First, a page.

Marcus looked up towards the ceiling and began swivelling in his chair. He had the aura of a man who had switched his thoughts to something entirely different from the moment in hand.

    ‘You need a detective agency,’ he said eventually, ‘or the Missing Persons Bureau.’ He lowered his gaze and looked directly at Susan.       ‘Why didn’t you ask David’s employers?’

    ‘The Chapter? I assume they would have searched for David.’

    ‘Don’t you know?’

    Susan shook her head. ‘I didn’t find out about this until a few days ago.’

    This drew a guarded response from Marcus. ‘How? What happened?’

    Susan told him how Cavendish had phoned and arranged to meet her. She told him that Cavendish had been unable to offer any explanation as to how David’s notes ended up in the diplomatic bag.

    ‘So you see, I am left with a trail that is probably stone cold now.’ She opened her bag and took a tissue out. She dabbed at her eyes.     ‘I’m sorry,’ she said, ‘but the more I think of how long it has been, the more I realize how little chance there is of finding my brother.’ She put her hands in her lap. ‘But I have to know.’

    ‘Have you thought about contacting this chap Cavendish again and asking for his help? After all, he brought you the news of your brother.’

    She shook her head. ‘He made it quite clear that he knew nothing. What he was doing was simply a favour.’

    ‘How did he know about you?’ Marcus pointed towards Susan’s handbag. ‘There’s no mention of you or David’s connection with you in his notes.’

   Susan shrugged. ‘I don’t know. To be honest I  haven’t given it any thought. He seemed to know me as soon as I walked into Starbucks. Why, is it important?’

    Marcus didn’t answer immediately. ‘Perhaps he learned about you through The Chapter,’ he said after a while. ‘Would you have been registered as David’s next of kin, do you think?’

    She shook her head. ‘I’m sorry, I keep saying no, or I don’t know; but David was away so often on so many different assignments, I rarely saw him. I just don’t know if he would ever have put me down as his next of kin. I expect he must have done, though, wouldn’t you?’

    ‘I don’t have any siblings, so I wouldn’t know.’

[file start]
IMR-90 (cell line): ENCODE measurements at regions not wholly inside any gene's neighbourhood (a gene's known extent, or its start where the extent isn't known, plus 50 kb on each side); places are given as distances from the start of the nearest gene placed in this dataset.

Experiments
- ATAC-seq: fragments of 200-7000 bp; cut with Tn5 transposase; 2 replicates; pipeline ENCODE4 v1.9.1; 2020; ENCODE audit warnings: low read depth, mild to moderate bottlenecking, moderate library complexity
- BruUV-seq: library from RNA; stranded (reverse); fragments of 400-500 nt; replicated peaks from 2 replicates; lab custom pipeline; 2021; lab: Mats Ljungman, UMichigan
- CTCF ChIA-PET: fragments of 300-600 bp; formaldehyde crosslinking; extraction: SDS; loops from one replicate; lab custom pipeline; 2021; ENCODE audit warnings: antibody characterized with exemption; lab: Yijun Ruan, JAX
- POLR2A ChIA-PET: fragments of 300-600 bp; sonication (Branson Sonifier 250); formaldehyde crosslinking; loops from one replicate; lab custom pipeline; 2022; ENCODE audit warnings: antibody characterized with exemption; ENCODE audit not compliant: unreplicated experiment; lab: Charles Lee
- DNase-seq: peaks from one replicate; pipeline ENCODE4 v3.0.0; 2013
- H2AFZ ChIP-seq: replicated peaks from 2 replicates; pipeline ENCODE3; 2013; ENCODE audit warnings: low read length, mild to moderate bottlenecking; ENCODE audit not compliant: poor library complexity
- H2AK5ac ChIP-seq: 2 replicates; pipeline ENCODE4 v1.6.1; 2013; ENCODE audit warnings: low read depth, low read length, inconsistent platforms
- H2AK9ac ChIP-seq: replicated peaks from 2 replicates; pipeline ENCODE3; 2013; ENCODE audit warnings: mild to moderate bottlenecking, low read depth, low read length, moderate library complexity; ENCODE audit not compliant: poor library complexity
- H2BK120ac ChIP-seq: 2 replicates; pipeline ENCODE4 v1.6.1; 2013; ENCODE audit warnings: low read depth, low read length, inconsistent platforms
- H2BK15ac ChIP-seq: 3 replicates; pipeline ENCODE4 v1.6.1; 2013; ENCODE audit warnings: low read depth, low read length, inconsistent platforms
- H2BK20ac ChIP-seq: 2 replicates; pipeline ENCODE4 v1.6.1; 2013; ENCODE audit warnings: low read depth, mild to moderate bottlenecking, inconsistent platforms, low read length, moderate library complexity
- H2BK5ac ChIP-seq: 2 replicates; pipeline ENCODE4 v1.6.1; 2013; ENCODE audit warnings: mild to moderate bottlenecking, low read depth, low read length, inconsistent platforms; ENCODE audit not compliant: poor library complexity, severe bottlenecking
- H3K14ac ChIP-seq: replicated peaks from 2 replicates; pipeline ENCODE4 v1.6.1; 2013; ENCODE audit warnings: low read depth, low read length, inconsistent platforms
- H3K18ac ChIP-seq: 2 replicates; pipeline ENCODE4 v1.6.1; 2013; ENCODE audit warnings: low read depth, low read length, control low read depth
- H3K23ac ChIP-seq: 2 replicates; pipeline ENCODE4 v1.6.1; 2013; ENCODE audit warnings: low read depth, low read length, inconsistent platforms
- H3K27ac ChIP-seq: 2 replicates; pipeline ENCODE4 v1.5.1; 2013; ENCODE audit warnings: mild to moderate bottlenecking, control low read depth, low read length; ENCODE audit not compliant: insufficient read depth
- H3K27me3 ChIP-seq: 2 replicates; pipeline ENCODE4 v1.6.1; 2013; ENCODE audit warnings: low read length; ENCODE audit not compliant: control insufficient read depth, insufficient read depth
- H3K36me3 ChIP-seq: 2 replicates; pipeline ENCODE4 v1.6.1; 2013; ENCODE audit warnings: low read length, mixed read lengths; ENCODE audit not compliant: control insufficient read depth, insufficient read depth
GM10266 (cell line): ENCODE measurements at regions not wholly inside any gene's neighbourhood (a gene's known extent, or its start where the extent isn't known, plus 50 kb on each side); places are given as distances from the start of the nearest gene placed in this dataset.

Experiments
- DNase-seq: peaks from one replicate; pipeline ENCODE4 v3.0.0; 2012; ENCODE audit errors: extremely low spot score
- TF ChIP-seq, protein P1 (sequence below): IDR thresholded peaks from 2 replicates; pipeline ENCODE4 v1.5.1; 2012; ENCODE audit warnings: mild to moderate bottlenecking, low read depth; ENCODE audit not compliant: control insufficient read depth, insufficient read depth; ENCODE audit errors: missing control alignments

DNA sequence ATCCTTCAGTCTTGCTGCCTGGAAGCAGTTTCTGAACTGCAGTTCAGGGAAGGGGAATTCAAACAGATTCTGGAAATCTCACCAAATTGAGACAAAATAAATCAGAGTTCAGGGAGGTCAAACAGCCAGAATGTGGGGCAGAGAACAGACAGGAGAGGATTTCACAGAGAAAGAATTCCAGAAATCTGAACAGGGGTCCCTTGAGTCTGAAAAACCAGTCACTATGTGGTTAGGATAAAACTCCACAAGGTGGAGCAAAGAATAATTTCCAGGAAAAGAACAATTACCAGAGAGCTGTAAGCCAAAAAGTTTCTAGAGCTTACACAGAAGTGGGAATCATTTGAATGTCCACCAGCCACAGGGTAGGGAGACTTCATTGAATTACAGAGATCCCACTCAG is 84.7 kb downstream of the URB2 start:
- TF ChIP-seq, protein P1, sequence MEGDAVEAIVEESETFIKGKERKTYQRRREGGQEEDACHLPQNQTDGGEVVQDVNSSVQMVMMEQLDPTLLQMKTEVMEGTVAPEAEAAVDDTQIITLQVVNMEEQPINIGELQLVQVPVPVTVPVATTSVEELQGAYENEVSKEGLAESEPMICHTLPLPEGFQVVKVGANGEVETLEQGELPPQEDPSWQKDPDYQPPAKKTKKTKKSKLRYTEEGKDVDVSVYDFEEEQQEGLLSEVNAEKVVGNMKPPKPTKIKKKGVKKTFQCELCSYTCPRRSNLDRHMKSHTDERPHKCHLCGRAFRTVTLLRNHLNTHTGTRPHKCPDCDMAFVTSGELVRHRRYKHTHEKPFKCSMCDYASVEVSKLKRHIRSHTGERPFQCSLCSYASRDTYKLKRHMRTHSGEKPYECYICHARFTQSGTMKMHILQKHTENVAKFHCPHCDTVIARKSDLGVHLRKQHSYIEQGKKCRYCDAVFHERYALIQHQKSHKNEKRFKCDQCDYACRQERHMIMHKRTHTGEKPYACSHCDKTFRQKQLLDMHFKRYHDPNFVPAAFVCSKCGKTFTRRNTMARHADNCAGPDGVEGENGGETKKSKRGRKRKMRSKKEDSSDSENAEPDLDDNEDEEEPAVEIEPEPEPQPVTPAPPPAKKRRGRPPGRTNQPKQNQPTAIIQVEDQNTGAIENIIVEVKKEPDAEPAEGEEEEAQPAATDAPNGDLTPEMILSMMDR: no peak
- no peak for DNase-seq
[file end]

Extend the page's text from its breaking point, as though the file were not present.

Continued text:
After a few moments of thought and relative silence, Susan asked if they could move on to more pragmatic things. She found the discussion of her brother and whether he was alive or not was becoming distressing.

    ‘Look,’ she began. ‘I have spoken to other agencies in the City but I’m afraid they are all far too expensive for me. What I want to know is what it would cost me for you to accompany me to Afghanistan while I look for the truth about my brother.’

‘You want a bodyguard,’ he said, ‘a minder, is that it?’

    ‘Yes, that’s it exactly. I would feel vulnerable if I went on my own.’

    Marcus was quiet for some time. It was fairly clear to him that the young woman sitting opposite him was now down to the last noggins; the last scraping of the barrel. She had no money to speak of otherwise she would have taken on one of the bigger agencies. His own expertise extended little further than escorting celebrities, minor ones at that, and doing some courier work for other companies. What Susan Ellis was asking extended beyond his usual limits and would almost certainly end in tears, metaphorically speaking.

    ‘My fees,’ he said suddenly, ‘are two hundred and fifty pounds a day, plus expenses.’

    Susan nodded her head slowly and sadly. ‘I was afraid of that,’ she told him, and stood up. ‘I can’t afford that kind of money, so I’m obviously wasting your time as well as my own.’ She held out her hand. ‘Thank you for listening, Mr. Blake, but I can’t do business with you.’

    Marcus stood up. ‘So what will you do?’ he asked as he shook her hand.

    ‘Oh, I shall take a couple of weeks off work and fly out to Afghanistan. Try on my own for a while. I owe that to David,’ she said.

    ‘Why not give Cavendish a call?’ he suggested. ‘Perhaps he can come up with something.’

    She shook her head. ‘I don’t have his number. I tried dialing him back, but the number had been withheld.’

Marcus gave that some thought, then came round the desk and opened the office door for her. ‘I wish you luck,’ he said as she stepped out on to the landing. ‘I wish there was something I could do.’ He shrugged. He meant it too; she was too lovely a woman to have to relinquish so soon.

    Susan gave him a brief smile. ‘Thank you again,’ she told him, and went down the stairs.

    Marcus closed the door and went quickly to his desk. He tore off the top sheet of the pad on which he had been doodling and then he pulled a pair of sunglasses from his desk drawer and walked out of the office, lifting his beanie hat of its peg as he went out.

When he got down to street level, he checked to see which way Susan had gone, then turned round and locked his outer door. He slipped the Beanie hat over his blond hair and put on the sunglasses. Then he followed Susan up the City Road towards Old Street Tube station.